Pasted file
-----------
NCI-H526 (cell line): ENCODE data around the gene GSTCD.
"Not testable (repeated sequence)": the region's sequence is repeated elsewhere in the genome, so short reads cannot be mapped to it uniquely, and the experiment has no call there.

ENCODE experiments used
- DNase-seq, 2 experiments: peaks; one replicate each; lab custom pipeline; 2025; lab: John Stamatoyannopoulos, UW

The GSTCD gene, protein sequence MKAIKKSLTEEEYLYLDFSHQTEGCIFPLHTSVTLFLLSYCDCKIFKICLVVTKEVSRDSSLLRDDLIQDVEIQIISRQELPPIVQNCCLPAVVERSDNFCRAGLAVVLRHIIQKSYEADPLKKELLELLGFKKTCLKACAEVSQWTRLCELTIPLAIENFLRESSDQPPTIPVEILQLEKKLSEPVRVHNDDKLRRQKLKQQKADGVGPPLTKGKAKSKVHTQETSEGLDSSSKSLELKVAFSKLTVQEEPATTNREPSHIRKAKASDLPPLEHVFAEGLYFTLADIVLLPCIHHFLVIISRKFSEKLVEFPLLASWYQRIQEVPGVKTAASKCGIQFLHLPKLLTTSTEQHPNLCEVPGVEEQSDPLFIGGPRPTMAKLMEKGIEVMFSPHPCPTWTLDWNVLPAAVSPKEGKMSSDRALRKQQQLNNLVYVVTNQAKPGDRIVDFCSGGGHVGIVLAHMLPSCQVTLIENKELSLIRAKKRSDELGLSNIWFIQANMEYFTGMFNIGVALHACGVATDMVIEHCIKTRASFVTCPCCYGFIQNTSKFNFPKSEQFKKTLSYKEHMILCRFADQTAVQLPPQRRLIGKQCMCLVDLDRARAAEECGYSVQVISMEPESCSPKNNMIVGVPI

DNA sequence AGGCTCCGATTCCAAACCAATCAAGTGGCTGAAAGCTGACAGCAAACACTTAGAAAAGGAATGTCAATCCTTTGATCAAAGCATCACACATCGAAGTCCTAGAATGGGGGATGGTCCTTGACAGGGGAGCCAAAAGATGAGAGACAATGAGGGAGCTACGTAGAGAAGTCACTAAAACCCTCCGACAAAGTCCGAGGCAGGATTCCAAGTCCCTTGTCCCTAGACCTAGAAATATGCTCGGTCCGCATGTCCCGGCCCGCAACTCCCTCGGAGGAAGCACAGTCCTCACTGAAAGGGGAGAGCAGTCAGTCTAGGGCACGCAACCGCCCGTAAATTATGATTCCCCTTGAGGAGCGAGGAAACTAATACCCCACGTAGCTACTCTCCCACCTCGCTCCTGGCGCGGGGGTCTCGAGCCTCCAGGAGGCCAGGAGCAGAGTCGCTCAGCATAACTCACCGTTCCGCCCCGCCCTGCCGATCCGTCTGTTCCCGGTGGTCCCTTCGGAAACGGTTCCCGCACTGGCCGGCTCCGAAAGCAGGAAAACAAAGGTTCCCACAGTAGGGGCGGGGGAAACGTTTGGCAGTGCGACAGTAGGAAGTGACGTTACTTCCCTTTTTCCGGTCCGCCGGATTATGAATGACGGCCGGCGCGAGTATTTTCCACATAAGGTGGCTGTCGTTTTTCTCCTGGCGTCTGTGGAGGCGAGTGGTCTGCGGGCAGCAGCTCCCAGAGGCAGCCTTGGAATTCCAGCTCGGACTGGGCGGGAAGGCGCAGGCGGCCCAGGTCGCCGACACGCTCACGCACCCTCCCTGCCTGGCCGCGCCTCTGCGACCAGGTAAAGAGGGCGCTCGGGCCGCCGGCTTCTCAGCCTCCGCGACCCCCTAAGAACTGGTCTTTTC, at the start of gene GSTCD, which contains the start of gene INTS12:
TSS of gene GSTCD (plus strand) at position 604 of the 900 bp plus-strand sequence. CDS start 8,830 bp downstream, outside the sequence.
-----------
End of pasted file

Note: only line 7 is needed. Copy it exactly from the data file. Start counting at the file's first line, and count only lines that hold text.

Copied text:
TSS of gene GSTCD (plus strand) at position 604 of the 900 bp plus-strand sequence. CDS start 8,830 bp downstream, outside the sequence.